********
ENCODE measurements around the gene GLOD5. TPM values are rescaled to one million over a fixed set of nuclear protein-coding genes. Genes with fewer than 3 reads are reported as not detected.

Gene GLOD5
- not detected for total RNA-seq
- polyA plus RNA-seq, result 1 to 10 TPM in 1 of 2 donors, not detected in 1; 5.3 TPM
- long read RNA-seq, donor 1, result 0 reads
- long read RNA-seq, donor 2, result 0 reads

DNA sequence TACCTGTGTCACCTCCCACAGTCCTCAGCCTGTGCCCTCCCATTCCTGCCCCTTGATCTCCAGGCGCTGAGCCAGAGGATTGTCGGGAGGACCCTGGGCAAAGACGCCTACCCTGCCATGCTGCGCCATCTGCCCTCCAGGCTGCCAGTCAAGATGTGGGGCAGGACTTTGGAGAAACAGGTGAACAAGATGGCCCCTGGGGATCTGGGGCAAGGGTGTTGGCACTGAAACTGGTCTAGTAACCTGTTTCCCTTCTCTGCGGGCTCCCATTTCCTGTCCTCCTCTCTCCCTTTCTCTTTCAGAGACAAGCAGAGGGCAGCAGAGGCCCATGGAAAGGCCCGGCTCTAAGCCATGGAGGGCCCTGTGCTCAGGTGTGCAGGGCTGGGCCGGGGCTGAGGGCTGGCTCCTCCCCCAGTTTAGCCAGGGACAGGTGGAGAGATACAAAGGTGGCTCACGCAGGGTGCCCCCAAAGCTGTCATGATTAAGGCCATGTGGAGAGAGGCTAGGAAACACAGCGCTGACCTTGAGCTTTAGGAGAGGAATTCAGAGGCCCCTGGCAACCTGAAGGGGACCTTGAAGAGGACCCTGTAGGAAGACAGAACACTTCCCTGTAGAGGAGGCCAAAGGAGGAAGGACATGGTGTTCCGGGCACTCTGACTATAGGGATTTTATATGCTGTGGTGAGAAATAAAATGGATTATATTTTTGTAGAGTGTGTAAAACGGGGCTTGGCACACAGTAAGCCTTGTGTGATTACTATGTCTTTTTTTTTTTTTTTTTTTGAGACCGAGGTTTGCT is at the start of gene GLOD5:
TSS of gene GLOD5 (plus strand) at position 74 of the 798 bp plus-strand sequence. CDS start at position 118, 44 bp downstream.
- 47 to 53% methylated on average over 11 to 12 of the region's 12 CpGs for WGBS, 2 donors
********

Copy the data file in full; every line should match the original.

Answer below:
ENCODE measurements around the gene GLOD5. TPM values are rescaled to one million over a fixed set of nuclear protein-coding genes. Genes with fewer than 3 reads are reported as not detected.

Gene GLOD5
- not detected for total RNA-seq
- polyA plus RNA-seq, result 1 to 10 TPM in 1 of 2 donors, not detected in 1; 5.3 TPM
- long read RNA-seq, donor 1, result 0 reads
- long read RNA-seq, donor 2, result 0 reads

DNA sequence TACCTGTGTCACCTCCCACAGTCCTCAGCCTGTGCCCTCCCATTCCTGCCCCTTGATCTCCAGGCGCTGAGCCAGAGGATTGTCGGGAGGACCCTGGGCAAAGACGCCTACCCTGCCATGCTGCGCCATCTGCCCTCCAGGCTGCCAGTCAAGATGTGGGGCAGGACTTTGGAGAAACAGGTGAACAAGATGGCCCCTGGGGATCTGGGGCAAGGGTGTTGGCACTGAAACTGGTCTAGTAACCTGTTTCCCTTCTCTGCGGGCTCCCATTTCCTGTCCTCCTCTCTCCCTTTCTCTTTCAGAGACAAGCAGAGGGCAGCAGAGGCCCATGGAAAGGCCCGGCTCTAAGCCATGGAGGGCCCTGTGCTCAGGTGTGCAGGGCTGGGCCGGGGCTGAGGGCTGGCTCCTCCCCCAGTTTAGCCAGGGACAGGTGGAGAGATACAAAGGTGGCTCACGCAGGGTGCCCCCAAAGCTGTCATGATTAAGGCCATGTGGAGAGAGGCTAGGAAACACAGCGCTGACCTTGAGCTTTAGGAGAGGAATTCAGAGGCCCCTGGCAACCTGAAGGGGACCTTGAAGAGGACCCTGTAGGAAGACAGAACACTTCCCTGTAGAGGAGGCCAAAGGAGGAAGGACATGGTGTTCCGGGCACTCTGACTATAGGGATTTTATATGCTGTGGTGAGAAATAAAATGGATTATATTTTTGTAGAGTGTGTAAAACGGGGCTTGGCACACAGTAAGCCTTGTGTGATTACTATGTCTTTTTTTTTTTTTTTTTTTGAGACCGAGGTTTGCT is at the start of gene GLOD5:
TSS of gene GLOD5 (plus strand) at position 74 of the 798 bp plus-strand sequence. CDS start at position 118, 44 bp downstream.
- 47 to 53% methylated on average over 11 to 12 of the region's 12 CpGs for WGBS, 2 donors